very open space has unsold cars parked up on it.P
The port in question is within about 200 miles of a population 
of 45 million consumers and handles roughly 700,000 vehicles 
per year. They do not individually unload and ship each car as 
that would be wildly inefficient. Instead, they ship many of them, 
in boats, and then unload all of them, and then send them to their 
various points of sale.P
That Zero Hedge Article On Unsold Cars Is BullshitSEXPAND
In the same port you might find containers full of iPhones and 
iPads. That doesn't mean there are millions of unsold iPads 
and iPhones, that's just how almost all manufacturing has 
worked through all of history.P
He does this with the Port of Baltimore, despite the fact that we're 
on the way to selling nearly 16 million cars in the U.S. this year. 
How do you explain where those cars come from and get shipped 
if not in large numbers, using ports?P
One of these rail yards references in the piece, which you can see 
here, is barely half full (Europe's car market is still slowly recovering).P

3. The Author Doesn't Understand How Google Maps WorksP

The author also seems to suffer from the illusion, based on 
constant references to the date of Google Maps screen 
captures, that these are constantly updated satellite 
images and not — as is the reality — images (much of 
which is actually taken from a plane, not a satellite) 
that are, on average, one to three years old.P

4. The Author Doesn't Understand How Cars AgeP

The problems then just keep on mounting up. In the end,

the unsold cars that are say 2 years old will have no

alternative but to be either crushed up, dismantled and/or

their parts recycled.P
There's a basic misunderstanding of how cars actually work. 
There's a fear here that there are millions of cars just piling 
up (there are not) and that these cars, untouched for a few 
years, are going to suddenly fall apart.P
When a car is left standing idle, all the oil sinks to the bottom

of the sump, and then corrosion begins to set in on all the

internal engine parts where the oil has drained away.
Cold corrosion is when condensation builds up in the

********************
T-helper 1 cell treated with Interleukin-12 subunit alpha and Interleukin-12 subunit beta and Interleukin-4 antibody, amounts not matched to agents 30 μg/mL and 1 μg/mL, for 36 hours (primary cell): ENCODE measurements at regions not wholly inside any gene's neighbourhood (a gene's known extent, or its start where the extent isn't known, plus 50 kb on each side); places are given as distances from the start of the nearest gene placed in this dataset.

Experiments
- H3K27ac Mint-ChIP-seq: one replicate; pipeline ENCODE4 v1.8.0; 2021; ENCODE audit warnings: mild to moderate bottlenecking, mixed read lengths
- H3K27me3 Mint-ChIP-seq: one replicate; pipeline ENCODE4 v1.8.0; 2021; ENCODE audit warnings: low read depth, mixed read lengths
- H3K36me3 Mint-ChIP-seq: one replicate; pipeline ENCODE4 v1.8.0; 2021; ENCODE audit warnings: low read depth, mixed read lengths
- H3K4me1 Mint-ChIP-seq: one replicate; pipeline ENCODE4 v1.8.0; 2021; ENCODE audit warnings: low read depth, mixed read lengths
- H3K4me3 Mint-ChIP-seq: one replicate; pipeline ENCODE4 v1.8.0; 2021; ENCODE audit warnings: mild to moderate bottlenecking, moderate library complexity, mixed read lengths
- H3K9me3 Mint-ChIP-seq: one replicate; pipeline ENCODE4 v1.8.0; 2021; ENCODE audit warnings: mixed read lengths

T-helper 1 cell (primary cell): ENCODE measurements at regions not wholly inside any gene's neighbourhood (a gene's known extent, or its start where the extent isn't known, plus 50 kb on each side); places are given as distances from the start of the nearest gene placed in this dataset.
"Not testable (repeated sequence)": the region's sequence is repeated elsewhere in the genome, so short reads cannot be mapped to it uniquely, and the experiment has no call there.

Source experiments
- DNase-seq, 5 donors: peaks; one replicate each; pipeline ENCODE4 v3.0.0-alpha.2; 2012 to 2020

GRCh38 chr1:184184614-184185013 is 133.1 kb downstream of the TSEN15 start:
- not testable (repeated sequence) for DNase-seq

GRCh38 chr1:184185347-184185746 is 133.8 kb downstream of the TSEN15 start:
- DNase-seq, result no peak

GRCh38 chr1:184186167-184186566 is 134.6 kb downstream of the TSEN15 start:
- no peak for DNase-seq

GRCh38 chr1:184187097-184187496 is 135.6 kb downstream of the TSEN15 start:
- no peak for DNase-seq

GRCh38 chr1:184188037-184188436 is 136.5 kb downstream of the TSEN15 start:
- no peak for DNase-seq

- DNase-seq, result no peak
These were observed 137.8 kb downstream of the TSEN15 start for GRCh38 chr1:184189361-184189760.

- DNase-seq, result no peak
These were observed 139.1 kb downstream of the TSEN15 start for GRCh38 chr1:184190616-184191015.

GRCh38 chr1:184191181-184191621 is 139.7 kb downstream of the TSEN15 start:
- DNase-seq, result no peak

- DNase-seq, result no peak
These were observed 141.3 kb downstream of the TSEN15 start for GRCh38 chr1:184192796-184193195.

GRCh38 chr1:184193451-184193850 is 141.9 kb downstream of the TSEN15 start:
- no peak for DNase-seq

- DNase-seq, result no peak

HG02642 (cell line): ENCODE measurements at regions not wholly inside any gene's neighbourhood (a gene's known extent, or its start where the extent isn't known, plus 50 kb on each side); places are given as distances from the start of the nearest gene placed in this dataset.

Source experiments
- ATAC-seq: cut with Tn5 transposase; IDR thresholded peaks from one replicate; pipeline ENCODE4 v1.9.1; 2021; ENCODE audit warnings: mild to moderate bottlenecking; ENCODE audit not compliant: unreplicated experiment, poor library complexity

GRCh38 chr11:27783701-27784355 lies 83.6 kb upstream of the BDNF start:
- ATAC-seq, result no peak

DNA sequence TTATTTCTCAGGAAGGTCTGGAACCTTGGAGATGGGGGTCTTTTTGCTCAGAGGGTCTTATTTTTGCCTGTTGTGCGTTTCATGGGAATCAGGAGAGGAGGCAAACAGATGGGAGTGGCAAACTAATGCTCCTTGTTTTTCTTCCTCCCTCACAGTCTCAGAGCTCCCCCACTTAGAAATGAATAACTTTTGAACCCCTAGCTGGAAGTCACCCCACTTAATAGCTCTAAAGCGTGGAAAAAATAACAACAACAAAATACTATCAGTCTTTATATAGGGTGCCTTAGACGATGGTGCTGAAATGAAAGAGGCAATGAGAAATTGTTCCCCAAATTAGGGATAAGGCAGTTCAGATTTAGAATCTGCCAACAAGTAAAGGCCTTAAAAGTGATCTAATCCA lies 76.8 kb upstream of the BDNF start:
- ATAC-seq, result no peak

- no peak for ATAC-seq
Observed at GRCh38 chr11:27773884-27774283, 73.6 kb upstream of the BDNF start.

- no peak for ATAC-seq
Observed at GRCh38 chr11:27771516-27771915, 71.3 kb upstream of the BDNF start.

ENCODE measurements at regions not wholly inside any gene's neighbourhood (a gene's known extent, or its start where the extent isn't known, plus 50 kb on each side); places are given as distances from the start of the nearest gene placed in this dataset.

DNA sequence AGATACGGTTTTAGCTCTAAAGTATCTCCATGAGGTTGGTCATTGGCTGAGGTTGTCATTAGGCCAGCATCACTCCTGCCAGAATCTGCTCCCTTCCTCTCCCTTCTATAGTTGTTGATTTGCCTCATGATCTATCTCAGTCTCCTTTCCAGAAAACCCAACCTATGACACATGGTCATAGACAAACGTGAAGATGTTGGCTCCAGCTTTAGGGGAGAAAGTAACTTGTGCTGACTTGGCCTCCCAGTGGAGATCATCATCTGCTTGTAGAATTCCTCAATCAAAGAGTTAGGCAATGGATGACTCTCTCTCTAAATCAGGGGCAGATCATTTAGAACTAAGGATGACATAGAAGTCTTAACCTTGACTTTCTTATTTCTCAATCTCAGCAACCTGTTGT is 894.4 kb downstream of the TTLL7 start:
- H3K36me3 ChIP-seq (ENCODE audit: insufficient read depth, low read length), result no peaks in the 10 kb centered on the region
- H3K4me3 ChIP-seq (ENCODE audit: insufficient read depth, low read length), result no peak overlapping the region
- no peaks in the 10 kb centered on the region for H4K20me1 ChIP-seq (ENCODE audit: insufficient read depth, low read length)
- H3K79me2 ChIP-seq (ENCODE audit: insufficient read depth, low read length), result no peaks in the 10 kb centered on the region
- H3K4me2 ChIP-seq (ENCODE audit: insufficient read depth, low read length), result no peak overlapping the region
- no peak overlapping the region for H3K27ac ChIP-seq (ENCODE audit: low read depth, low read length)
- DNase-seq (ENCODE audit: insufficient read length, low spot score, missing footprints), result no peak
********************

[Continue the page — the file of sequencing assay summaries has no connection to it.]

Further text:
cylinders and rust forms in the bores. The engines would

then start to seize and would need to be professionally

freed before they could be started. Also the tires start to

lose air and the batteries start to go flat, indeed the

detrimental list goes on and on.P
As anyone who works on cars knows, you can often find an 
old car that's been sitting for years, give it a new battery, a 
little gas, and often get it working. While it's not the ideal 
condition, a modern car with new seals and fresh lubricants 
can easily sit for long periods of time and be perfectly fine to drive.P
But that's even granting the premise that these cars have 
been sitting for years, which they haven't.P

5. The Author Is Conflating The Harsh Winter With 

Channel StuffingP

We had a harsh winter and it meant that car sales slowed down, 
unpredictably, in the first quarter of the year. Because car 
production happens so far in advance of car sales, this meant 
a build-up in inventory.P
We measure inventory in "days" that can be generally understood 
as how long it takes for a car to be sold. Automakers try to keep 
levels at between 60 and 65 days supply. This may seem high, 
but companies don't want to run out of cars to sell so they try to 
keep a decent inventory available to ship.P

Being unable to predict that winter would slow new car sales 
below expectations, more cars were produced than could be 
sold to keep it at that rate and inventory levels in the U.S. 
rose to about 76 days in March before falling to 69 days in 
May. Not great, but not terrible (GM's is fairly bad, it's worth noting).P
Automakers will probably idle plants this summer to make 
up the difference, depending on how quickly they imagine 
sales will rebound.P
The author is conflating this with "channel stuffing," which 
is when automakers try to make it seem like they've sold 
more of a product than have been purchased by shipping 
everything to a distribution center, with the effects of the bad winter.P
Indeed, carmakers do all sorts of dumb things to make it 
seem like they've sold more cars, but what you're seeing is 
easily explained by first quarter sales and there's no 
evidence that we've seen to indicate something 
particularly nefarious.P

5. God, I Don't Know, Just Read ItP

I just keep re-reading this and wondering how any sane, 
intelligent person could believe it. There are so many 
weird assumptions here, like the idea that families used 
to buy a new car every year and now they don't and that's 
why this is happening.P
That's simply never been true. If you look at the stats: At 
best, in 1969, the average car on the road was 5.1 years 
old. In 2013, the average car was 11.4 years old.P
But mostly, this article lacks any reasoning for how or why., 
as in how are car companies finding the money to produce 
millions of unsold cars and why are they doing it?P
The answer is simple: They aren't.P
Even at the height of the recession and the resulting 
Carpocalypse, the number of cars sold in the United 
States was 10.4 million (in 2009), which is still a ton of cars.P
Bottom line: This is paranoid nonsense that has the tiniest 
bits of reality inside of it, like a giant turd sprinkled with truffles. 
My advice? Don't swallow it.

copied from

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comments and discussion section and more pictures: